A Tale of Two Soups

A duo of different fall favorites from winter squash.

It was the best of soups, it was the worst of — well actually, both soups are really good. You can take almost the same ingredients, change the method a bit, and have two distinctly different soups. This recipe is written for butternut squash but could be made with pumpkin, acorn squash, sweet potato, French turban, spaghetti squash, or any other type of root vegetable or winter squash.

Cut

We call them winter squash, but they are harvested in the fall. The thick skins allow them to be stored throughout the fall into the winter. You may even still have some leftover from your fall decorations on your front porch (I know I do). The thick skins aid in storage, but also cause a little timidness in some people. If you plan to roast the squash (best for a smooth soup), you can cut the stem off, split the top half, then reverse the cut to cut through the base and the seeds. Use a spoon to scoop out the seeds and you are ready to roast.

Cut Squash Long Ways

If you plan to dice the squash for a chunky soup, it’s just a few more steps. Instead of cutting the squash lengthwise, cut the stem of the squash off, then cut into 3 or 4 sections horizontally. Stand each section upright and cut a small section down of the peel at a time, rotating until the peel is removed. Then cut into ½ sections, then ½ strips and then into ½-inch cubes.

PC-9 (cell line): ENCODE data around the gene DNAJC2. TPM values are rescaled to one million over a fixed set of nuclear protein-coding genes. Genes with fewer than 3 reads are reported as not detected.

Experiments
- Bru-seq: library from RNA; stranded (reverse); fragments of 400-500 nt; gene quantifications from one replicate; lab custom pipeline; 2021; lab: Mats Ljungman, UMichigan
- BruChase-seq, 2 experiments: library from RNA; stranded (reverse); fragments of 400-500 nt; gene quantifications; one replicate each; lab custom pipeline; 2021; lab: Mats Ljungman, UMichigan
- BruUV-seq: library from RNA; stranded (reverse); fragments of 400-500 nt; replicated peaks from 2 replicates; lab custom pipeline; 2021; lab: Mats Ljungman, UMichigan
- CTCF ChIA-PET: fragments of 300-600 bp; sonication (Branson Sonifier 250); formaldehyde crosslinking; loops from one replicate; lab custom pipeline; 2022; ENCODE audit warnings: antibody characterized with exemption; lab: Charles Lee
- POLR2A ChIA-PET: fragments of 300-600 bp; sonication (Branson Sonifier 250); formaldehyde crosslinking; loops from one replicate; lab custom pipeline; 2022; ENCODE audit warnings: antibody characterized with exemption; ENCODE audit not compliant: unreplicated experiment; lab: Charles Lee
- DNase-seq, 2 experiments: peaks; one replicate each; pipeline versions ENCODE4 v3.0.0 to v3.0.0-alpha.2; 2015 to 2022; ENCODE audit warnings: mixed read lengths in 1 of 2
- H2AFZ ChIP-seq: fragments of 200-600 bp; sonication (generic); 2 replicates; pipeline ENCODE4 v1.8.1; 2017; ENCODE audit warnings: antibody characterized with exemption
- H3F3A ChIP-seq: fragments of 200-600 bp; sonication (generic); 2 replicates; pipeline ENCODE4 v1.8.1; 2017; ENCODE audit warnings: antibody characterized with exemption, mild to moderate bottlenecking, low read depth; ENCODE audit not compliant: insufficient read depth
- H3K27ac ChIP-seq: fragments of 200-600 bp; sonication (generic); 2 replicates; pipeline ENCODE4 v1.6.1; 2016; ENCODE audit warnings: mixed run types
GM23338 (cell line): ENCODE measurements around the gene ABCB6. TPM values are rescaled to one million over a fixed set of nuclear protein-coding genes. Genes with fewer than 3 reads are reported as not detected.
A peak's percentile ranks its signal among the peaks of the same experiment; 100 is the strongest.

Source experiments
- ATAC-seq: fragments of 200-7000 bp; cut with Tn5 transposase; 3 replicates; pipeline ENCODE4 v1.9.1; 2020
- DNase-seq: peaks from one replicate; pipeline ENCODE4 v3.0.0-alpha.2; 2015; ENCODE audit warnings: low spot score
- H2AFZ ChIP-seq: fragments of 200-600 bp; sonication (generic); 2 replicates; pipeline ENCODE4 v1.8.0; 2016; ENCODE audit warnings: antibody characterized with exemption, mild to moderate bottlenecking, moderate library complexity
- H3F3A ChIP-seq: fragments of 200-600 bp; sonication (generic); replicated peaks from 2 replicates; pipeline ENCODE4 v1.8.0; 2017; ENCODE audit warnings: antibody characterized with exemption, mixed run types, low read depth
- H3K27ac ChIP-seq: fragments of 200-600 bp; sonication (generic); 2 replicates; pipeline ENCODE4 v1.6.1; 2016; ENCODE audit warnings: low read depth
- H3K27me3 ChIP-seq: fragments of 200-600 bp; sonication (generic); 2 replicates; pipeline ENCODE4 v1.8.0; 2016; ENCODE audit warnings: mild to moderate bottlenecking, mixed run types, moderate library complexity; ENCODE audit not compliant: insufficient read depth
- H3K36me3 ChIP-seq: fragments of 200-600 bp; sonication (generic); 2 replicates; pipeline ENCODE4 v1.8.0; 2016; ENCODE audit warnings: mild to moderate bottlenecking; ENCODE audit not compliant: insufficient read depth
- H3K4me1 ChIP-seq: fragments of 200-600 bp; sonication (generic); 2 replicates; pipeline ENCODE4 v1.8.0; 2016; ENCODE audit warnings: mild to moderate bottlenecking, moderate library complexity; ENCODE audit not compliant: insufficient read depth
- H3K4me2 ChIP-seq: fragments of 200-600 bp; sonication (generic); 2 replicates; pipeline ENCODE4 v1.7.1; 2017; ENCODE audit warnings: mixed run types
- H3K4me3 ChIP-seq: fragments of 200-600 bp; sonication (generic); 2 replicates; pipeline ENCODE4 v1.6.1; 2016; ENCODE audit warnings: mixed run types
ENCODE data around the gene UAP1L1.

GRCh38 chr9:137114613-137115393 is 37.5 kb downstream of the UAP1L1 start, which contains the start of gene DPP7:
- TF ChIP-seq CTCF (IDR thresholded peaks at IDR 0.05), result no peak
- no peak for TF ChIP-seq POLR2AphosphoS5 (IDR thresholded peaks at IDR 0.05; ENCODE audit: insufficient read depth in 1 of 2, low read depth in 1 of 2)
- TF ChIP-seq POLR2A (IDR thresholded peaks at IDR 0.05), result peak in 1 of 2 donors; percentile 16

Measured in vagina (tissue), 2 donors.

Cut squash in cubes

Cook

Roasting is an easy part of the smooth soup. The squash gets cut, scooped and slathered with oil and salt, then placed cut-side down onto an oven-safe vessel to cook. This allows you a little extra time to gather and cut other ingredients. Be sure to start the roasting first. You can add the onion about halfway through, then finish with the garlic and ginger. Color should develop on all the ingredients and by the end, the squash should easily pierce with a paring knife.